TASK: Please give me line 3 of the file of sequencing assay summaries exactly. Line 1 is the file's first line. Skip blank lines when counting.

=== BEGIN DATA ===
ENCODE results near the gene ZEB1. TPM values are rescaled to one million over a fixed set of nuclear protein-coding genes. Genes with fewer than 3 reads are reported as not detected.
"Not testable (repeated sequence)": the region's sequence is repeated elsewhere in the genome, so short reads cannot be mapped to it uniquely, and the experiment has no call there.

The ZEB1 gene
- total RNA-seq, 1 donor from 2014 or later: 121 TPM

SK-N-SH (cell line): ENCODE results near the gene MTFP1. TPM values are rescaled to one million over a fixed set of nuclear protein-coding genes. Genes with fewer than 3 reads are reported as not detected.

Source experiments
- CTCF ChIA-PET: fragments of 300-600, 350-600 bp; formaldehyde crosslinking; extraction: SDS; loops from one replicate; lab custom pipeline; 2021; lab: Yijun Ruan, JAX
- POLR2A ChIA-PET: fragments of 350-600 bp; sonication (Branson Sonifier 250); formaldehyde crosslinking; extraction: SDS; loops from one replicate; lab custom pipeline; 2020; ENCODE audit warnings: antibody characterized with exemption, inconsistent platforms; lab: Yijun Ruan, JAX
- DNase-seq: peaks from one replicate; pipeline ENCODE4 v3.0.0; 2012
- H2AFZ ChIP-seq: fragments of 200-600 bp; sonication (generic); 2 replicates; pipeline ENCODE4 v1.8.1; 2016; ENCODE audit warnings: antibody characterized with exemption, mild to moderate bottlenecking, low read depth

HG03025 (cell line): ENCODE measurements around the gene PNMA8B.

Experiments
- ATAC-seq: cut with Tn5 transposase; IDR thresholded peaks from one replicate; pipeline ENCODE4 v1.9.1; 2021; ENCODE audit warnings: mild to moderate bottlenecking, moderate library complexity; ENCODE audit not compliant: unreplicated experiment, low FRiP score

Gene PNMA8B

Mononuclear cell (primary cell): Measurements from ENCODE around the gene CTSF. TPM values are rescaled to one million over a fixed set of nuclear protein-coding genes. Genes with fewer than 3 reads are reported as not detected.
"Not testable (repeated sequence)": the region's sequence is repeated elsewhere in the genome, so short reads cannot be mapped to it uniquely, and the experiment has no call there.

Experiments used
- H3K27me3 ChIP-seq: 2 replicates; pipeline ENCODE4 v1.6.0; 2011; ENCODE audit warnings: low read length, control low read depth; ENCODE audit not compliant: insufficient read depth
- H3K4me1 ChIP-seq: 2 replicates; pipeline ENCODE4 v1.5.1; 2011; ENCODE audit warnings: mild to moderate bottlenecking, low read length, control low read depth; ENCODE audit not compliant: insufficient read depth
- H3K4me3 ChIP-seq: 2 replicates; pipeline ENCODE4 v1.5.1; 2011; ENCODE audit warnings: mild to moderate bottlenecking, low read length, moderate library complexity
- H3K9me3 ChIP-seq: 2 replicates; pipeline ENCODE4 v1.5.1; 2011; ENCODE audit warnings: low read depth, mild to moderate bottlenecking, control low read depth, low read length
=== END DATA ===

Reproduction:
The ZEB1 gene